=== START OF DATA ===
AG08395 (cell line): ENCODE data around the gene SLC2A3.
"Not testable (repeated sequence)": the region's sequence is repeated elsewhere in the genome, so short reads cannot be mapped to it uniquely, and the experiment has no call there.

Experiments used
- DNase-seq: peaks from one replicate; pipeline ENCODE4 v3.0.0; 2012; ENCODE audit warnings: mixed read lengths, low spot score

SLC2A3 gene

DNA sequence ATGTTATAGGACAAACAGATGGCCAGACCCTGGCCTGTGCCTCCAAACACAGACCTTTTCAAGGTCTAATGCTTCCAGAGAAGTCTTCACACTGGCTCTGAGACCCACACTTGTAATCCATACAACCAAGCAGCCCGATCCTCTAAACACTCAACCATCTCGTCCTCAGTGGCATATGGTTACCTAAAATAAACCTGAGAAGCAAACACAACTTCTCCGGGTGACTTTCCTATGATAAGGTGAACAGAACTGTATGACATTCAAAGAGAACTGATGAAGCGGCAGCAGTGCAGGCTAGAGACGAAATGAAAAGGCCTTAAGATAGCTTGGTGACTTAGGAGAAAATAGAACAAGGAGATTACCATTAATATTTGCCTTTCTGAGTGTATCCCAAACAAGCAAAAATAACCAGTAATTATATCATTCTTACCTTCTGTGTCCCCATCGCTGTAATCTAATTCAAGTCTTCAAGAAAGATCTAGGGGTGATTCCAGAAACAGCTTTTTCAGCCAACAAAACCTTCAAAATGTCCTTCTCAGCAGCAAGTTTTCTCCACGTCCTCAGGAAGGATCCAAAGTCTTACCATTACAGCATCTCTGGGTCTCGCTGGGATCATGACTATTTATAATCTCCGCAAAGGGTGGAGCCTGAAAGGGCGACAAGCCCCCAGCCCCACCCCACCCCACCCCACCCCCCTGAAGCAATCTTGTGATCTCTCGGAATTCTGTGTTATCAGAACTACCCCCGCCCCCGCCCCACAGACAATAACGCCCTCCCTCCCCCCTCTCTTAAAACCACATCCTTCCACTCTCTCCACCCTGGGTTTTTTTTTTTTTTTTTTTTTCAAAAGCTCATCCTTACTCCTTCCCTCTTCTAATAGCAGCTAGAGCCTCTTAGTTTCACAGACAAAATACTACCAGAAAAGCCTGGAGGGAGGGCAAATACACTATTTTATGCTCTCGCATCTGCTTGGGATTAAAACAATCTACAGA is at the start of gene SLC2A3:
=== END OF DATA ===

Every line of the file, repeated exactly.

AG08395 (cell line): ENCODE data around the gene SLC2A3.
"Not testable (repeated sequence)": the region's sequence is repeated elsewhere in the genome, so short reads cannot be mapped to it uniquely, and the experiment has no call there.

Experiments used
- DNase-seq: peaks from one replicate; pipeline ENCODE4 v3.0.0; 2012; ENCODE audit warnings: mixed read lengths, low spot score

SLC2A3 gene

DNA sequence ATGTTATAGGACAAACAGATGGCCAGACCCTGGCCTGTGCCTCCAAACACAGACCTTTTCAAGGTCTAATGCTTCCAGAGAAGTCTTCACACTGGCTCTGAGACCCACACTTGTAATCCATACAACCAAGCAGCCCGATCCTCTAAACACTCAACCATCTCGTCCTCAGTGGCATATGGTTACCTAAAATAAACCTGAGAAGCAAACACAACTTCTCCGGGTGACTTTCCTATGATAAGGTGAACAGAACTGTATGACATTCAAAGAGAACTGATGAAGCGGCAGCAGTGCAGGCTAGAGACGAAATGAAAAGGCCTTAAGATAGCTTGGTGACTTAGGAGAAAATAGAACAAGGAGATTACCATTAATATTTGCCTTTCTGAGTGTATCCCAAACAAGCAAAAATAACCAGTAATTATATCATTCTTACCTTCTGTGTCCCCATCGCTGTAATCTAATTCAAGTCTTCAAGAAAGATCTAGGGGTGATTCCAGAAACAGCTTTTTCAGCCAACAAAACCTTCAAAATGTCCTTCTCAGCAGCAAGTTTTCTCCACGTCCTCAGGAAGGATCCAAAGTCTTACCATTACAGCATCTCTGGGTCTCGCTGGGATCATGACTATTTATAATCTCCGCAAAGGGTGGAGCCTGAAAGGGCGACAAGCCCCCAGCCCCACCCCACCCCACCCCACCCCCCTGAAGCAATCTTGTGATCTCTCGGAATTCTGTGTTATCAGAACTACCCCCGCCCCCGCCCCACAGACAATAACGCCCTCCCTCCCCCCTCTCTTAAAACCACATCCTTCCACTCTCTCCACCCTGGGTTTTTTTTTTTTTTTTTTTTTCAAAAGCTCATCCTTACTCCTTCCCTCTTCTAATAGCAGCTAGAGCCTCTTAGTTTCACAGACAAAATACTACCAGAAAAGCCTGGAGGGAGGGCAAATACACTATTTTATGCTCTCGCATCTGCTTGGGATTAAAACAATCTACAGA is at the start of gene SLC2A3: